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Goodbye, glitter: Spring nails trend toward pale colors, miniature flowers and ombre

Beautiful woman’s nails with beautiful french manicure ombre peach and white
Beautiful woman’s nails with beautiful french manicure ombre peach and white Getty Images/iStockphoto

With the gloves finally coming off after a brutally cold winter, it’s time to think a bit more about what your nails look like. And luckily for those who don’t like flashy fingers, spring trends are skewing toward a more natural look.

This spring, it’s all about finding subtle ways of adding a little flair. Instead of bright colors or excessive glitter, the season’s trends reflect more of a return to nude colors, tiny embellishments and a more manageable shape.

“Right now, we are noticing a lot of people ditching the traditional French (tip) for the pink and white ombre,” says Chau Tran, from Mani Pedi Me in Overland Park. “It’s much more of a subtle, natural look.”

The ombre trend has been around in hairstyles for a while. Picture a dark color that fades into a lighter shade, or vice versa. Now that look is finally moving toward nails.

Usually, the same color fades from dark to light on all 10 nails.

But customers are also requesting different hues on each finger or toe.

“We’ve had a lot of clients asking for multicolored nails but of the same family or the same shade,” says Mary Nguyen, who co-owns Blush Nail Lounge in Brookside with her sister, Jenny.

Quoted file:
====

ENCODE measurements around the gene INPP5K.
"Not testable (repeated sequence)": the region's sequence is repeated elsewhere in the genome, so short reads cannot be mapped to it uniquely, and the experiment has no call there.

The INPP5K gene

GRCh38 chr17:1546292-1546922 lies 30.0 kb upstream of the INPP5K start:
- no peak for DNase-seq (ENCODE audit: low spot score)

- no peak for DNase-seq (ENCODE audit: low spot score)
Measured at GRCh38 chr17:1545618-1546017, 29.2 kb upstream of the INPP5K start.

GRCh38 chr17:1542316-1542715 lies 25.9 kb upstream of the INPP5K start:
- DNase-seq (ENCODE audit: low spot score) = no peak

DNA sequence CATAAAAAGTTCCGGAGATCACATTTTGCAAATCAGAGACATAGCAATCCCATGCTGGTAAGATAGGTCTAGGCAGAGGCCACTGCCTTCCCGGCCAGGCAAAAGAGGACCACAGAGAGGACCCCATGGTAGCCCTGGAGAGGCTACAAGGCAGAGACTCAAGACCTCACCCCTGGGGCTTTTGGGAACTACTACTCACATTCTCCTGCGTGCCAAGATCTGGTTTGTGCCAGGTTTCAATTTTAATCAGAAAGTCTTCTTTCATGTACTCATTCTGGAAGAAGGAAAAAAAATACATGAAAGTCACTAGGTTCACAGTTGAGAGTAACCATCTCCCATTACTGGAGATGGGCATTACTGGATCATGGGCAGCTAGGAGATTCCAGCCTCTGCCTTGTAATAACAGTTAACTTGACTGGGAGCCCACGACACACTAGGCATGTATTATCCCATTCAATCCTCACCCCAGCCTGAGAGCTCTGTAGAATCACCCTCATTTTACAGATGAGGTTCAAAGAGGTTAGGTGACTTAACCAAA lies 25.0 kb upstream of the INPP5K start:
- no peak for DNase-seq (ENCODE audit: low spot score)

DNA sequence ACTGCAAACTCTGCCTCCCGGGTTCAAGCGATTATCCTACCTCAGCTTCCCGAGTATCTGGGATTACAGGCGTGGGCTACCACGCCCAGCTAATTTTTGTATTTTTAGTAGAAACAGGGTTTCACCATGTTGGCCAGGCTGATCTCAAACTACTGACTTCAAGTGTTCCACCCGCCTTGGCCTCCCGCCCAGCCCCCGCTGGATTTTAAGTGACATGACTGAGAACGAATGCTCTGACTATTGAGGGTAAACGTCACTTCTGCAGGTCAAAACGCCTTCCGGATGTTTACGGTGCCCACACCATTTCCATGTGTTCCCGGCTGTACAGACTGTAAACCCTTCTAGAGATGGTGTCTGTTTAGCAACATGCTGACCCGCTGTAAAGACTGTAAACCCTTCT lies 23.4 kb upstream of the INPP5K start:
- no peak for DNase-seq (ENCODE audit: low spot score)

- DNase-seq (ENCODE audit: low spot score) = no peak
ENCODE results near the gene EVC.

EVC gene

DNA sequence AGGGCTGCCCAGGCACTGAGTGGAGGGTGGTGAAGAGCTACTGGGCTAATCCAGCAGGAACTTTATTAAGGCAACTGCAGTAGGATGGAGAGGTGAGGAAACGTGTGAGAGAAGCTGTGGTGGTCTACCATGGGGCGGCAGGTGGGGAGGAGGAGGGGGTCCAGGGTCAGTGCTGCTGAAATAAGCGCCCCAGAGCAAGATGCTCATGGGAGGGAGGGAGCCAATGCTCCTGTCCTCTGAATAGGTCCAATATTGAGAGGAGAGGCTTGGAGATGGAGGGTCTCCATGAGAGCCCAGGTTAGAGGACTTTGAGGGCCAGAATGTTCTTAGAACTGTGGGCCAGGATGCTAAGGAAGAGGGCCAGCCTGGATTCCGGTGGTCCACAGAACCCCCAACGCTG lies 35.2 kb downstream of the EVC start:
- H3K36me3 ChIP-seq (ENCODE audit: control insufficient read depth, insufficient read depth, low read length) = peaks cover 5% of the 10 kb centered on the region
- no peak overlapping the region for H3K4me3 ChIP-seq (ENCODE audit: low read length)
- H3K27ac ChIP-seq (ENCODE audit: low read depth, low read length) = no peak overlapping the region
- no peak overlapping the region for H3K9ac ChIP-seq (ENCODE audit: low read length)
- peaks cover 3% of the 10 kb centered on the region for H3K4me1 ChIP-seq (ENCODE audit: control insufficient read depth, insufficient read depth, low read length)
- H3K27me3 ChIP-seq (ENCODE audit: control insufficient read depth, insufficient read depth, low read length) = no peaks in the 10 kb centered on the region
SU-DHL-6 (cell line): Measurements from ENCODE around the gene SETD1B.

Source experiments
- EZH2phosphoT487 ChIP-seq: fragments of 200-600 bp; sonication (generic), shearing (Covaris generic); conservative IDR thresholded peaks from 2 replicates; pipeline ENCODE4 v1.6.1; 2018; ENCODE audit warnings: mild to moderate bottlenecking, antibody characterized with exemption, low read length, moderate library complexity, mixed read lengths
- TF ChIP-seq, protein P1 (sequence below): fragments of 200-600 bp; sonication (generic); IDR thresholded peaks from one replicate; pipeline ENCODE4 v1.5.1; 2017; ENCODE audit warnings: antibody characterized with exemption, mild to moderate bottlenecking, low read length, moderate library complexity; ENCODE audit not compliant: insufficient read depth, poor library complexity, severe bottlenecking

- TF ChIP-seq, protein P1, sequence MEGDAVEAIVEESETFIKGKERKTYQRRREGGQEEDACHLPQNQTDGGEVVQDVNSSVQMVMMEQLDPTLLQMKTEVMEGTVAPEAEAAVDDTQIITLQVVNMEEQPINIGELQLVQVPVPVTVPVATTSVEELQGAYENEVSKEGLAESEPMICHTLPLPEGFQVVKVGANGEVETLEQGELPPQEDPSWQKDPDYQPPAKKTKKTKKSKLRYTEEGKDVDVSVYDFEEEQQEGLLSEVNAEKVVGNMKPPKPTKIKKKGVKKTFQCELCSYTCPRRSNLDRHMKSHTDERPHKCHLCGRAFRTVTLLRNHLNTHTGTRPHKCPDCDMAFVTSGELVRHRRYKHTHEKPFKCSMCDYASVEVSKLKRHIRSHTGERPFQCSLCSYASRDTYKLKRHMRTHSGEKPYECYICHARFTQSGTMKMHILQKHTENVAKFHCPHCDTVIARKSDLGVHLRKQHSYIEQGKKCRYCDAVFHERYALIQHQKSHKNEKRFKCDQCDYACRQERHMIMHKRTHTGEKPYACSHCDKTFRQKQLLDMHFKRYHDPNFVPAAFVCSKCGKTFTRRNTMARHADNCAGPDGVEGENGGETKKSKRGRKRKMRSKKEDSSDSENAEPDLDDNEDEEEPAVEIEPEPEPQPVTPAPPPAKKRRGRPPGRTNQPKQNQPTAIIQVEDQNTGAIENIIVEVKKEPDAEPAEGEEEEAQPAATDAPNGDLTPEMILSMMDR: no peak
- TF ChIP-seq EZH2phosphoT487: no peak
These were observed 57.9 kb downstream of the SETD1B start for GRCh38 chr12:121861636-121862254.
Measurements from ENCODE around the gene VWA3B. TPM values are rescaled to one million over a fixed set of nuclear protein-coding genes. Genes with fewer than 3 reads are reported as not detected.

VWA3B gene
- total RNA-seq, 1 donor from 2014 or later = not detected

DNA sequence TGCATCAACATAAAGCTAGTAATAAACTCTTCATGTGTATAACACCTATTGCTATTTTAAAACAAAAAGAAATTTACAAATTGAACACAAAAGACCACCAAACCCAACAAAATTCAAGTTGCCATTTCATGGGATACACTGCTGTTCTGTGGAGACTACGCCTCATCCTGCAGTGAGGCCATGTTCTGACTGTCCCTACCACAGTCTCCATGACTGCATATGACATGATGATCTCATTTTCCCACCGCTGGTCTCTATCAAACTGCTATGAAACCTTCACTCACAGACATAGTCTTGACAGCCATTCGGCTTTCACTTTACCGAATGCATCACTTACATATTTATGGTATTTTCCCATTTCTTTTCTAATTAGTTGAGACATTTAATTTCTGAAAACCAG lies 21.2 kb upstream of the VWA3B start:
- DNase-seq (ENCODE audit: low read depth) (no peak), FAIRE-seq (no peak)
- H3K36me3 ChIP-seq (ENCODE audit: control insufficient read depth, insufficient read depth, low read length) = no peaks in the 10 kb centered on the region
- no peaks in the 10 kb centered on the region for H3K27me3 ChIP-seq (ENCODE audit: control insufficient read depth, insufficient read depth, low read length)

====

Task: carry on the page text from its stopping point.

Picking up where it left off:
“An ombre of nude on their hands turns out really nice,” Jenny Nguyen says. “You go from the darker nude on the pinky to the lightest nude on the thumb, and maybe even add a little jewel on there or a simple design.”

Subtle design elements are also trending. They don’t have to be flashy; they don’t have to dazzle, but adding a small embellishment, either on an accent finger or on each finger if it’s small, is gaining popularity.

“With spring coming up, people will ask for nail art but still keep it pretty simple,” Mary Nguyen says.

Tran says she’s seen “a lot of minimalistic designs like a single line, dot, or gem at the base of every nail.”

“I would say late fall and early winter was when the minimal nail art started,” she says. “Now that spring is coming, people want the natural lighter colors but combined with fall/winter nail art.”

Miniscule flowers, simple stripes or tiny dots are easy ways to add a subtle burst to a low-key manicure.

“We love when clients come in and ask for nail art,” Mary Nguyen says. “We kind of get to play with our imagination and do something fun for them.”

And while pointy, claw-like nails saw their time in the spotlight, this season will see more coffin- and almond-shaped nails.

Tran notes that most salons charge extra for ombre and nail art.

“So if it came down to the costs and you had to pick one color I would say a dusty rose would be your best choice,” Tran says. “Subconsciously, we pick lighter colors during the spring because it’s like a new beginning.”

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